In fact there was not a whole lot to it. The bezel popped off with pressure from the fingertips. Some of them use glue, which makes the process a lot harder, but this one was not glued. Once the bezel was removed, the screws which held it to the laptop lid frame were revealed. Loosen the screws, snap apart a few electrical connections, and the video comes right out. The next step is to take apart the video. The process is more a hassle than hard. The electronics board on the back is very delicate, and if it gets rapped or shook, it's all over. Remove the pressed on metal frame and the bulb or LED light will be there, and several sheets of reflecting paper. It's easy to forget how the photo paper comes apart. Then how do you put it together again? Make sure you have a camera handy, you can take snapshots, which help you to remember. Since in this case the video was hopelessly broken, why should it matter? What was this gunk seeping out? The picture didn't show a clear image. Or had the gunk somehow accidentally dripped in and now it was dripping out? Could it have been that it was not supposed to be there? Anyway, my thought was to wash it away. So I got out the window cleaner and I scrubbed and washed. It must have been that this gunk was supposed to be there, because when I put the monitor back together the picture was even worse than it was before.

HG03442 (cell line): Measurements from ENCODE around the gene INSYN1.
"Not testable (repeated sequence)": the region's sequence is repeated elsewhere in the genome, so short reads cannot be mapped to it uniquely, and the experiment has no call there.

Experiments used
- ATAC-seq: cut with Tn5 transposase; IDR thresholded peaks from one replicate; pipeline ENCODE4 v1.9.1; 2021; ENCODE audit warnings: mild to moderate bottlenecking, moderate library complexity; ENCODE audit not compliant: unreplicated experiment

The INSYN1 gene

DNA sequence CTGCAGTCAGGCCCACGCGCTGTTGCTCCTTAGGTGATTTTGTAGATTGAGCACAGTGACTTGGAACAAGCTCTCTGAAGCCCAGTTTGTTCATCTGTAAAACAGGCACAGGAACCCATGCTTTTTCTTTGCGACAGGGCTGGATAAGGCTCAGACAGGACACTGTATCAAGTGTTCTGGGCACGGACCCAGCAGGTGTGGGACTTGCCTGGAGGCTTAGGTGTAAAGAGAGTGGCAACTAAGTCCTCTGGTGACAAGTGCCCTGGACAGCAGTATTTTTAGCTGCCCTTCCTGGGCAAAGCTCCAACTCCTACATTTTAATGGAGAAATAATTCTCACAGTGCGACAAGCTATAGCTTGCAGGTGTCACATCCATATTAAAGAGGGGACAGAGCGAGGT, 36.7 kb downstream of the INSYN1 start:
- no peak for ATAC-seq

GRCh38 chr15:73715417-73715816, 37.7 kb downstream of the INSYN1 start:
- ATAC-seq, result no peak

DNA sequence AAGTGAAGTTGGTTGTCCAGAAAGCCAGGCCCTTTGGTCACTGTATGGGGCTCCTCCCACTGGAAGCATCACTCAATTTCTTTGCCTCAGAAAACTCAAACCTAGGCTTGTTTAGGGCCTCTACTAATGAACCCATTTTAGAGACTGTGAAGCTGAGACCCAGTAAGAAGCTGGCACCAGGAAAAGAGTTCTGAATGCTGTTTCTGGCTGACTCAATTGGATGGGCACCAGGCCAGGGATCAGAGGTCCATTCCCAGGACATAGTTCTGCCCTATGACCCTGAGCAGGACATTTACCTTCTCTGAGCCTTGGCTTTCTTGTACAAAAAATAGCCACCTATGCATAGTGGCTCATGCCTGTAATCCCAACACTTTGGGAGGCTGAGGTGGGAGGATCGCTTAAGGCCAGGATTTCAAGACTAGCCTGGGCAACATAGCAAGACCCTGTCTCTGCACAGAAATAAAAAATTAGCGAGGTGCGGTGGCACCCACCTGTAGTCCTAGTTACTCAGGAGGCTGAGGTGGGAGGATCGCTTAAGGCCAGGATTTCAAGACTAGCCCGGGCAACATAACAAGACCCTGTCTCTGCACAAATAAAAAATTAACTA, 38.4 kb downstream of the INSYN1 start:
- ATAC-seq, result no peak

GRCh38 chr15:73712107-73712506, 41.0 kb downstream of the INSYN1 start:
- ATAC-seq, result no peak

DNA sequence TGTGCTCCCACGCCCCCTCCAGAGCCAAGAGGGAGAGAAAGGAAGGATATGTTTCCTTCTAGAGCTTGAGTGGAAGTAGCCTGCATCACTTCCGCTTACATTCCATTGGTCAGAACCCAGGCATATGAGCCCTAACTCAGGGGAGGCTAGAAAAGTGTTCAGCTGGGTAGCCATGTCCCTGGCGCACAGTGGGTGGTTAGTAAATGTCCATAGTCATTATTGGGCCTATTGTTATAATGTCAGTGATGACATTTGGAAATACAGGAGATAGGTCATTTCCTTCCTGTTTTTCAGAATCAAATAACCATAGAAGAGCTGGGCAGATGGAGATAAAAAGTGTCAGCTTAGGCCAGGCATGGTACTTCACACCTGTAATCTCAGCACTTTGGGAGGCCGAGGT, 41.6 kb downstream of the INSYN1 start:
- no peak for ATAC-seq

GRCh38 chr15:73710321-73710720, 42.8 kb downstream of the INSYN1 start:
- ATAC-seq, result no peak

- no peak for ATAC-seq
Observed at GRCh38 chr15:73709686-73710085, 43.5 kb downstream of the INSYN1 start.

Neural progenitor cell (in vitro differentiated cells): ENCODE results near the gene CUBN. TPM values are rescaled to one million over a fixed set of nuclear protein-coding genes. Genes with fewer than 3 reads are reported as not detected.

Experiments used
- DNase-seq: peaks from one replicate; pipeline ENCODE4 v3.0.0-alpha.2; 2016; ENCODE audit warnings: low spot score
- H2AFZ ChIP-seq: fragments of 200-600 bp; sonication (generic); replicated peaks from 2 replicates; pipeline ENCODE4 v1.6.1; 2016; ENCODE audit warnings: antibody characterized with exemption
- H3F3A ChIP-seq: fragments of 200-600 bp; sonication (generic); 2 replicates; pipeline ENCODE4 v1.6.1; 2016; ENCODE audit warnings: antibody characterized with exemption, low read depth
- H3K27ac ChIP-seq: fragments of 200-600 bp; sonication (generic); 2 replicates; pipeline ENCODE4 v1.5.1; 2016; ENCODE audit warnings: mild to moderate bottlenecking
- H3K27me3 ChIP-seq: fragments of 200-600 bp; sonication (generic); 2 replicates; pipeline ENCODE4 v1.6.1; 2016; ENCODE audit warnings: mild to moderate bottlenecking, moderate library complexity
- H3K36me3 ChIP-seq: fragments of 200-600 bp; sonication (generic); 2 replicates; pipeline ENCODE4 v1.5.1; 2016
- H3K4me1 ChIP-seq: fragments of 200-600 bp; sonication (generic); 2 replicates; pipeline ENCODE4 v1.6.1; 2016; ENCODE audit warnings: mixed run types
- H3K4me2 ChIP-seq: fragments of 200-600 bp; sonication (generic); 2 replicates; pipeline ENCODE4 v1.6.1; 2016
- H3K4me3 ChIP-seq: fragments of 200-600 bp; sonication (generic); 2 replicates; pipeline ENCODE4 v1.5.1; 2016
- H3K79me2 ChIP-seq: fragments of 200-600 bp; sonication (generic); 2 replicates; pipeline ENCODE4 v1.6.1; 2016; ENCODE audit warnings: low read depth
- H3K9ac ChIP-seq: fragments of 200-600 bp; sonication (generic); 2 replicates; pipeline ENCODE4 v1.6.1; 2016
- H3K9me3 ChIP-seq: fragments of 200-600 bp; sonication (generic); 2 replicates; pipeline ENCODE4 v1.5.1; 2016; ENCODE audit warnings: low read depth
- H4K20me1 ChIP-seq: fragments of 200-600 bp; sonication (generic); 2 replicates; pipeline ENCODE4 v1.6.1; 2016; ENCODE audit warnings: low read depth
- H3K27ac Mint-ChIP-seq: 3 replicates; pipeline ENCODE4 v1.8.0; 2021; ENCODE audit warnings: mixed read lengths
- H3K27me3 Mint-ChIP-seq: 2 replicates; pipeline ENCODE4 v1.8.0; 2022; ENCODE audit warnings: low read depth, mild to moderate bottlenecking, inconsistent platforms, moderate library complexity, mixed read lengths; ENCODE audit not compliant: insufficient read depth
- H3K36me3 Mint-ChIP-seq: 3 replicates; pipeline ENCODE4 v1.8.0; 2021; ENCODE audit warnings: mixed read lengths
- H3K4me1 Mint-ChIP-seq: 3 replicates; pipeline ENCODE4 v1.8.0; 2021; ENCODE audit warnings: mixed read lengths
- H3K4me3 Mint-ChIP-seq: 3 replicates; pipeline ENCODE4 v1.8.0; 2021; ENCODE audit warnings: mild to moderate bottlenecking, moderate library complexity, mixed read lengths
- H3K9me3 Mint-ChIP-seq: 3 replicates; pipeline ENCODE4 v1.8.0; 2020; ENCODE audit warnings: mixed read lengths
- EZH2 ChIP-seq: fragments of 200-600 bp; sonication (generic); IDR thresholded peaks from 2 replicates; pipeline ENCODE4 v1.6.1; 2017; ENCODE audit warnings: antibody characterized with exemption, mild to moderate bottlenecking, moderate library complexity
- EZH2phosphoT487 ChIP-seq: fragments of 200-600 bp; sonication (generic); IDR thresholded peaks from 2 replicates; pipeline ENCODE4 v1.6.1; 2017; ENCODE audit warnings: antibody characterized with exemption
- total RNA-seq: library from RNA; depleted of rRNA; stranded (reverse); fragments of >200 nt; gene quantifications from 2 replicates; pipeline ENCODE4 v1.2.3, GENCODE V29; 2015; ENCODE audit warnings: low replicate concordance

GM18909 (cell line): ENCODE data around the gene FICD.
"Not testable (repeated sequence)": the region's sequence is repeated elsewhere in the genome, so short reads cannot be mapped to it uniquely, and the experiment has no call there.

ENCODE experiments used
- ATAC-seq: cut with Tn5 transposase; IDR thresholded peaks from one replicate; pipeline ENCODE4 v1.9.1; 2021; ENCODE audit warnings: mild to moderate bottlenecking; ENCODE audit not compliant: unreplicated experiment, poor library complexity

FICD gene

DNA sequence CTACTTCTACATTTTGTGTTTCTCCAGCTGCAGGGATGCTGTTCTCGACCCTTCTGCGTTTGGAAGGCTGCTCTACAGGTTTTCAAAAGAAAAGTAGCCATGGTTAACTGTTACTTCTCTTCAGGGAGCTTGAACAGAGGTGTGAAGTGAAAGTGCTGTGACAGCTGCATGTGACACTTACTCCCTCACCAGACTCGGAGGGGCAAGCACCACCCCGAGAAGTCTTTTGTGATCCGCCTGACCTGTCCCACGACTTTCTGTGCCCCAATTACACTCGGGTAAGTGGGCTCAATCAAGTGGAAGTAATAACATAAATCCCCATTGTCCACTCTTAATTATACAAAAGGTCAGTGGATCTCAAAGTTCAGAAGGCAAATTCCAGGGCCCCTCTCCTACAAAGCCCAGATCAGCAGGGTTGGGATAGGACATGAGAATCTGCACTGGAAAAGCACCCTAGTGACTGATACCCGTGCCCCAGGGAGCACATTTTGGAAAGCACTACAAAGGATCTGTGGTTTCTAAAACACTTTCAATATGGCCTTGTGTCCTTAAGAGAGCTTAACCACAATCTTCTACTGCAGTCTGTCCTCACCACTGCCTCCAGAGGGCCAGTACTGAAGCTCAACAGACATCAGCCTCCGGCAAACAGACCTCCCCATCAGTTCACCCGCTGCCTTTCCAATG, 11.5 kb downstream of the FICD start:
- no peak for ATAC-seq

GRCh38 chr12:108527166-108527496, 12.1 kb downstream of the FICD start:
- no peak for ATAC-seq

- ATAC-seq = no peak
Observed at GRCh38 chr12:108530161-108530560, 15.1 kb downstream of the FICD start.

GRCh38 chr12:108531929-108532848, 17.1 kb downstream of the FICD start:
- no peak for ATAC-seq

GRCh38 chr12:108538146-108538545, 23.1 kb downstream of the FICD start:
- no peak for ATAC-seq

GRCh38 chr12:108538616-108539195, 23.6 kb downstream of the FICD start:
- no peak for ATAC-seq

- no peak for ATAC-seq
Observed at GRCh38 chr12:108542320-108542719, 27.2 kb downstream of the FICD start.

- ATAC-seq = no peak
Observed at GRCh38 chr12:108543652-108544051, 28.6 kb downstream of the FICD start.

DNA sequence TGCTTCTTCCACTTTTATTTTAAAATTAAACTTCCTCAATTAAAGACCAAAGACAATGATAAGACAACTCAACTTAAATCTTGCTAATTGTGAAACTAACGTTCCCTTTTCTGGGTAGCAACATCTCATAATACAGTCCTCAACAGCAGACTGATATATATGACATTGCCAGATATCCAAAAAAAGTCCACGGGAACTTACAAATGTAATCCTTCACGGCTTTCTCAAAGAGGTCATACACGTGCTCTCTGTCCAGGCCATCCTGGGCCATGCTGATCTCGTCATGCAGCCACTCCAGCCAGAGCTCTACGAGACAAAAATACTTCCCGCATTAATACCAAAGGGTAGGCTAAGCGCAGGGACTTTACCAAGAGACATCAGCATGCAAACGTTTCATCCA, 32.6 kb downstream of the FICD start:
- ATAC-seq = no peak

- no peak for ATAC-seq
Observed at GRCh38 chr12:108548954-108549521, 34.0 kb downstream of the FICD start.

I am relieved that morning has come so I can head out to the computer repair place. I cross the Androscoggin on the Cedar Street bridge, then drive out bound through Lewiston on Lisbon Street. Action Computer, the repair place, is at the top of the hill. I get there. Nothing is happening till eight. Don't know what to do with myself. Read a book. A guy comes out in t-shirt with Action Computer printed on it. He lights one up, and hides behind the dumpster. It's really a nice morning. We haven't had much good weather lately, and he's smoking so I don't want to interrupt him. He is trying to press out his cigarette, as if his smoking is a secret. “No it's all right,” I say. So he takes another drag. Then I explain myself. “I talked to somebody here, Jim? He said you had a DV7 monitor that worked.”
  “Yes. I took the machine apart and it was working when I took it apart. But there is a little spot on the bottom.”
  Then he went on: “take the cover off,” he said, mentioning “denatured alcohol”, and I lost him. I'm constantly losing track of what people are telling me. What does it all mean? Then he concluded, “I'd have to find out about pricing.” That's exactly what he said.
  I said, “Jim said seventy-five dollars.”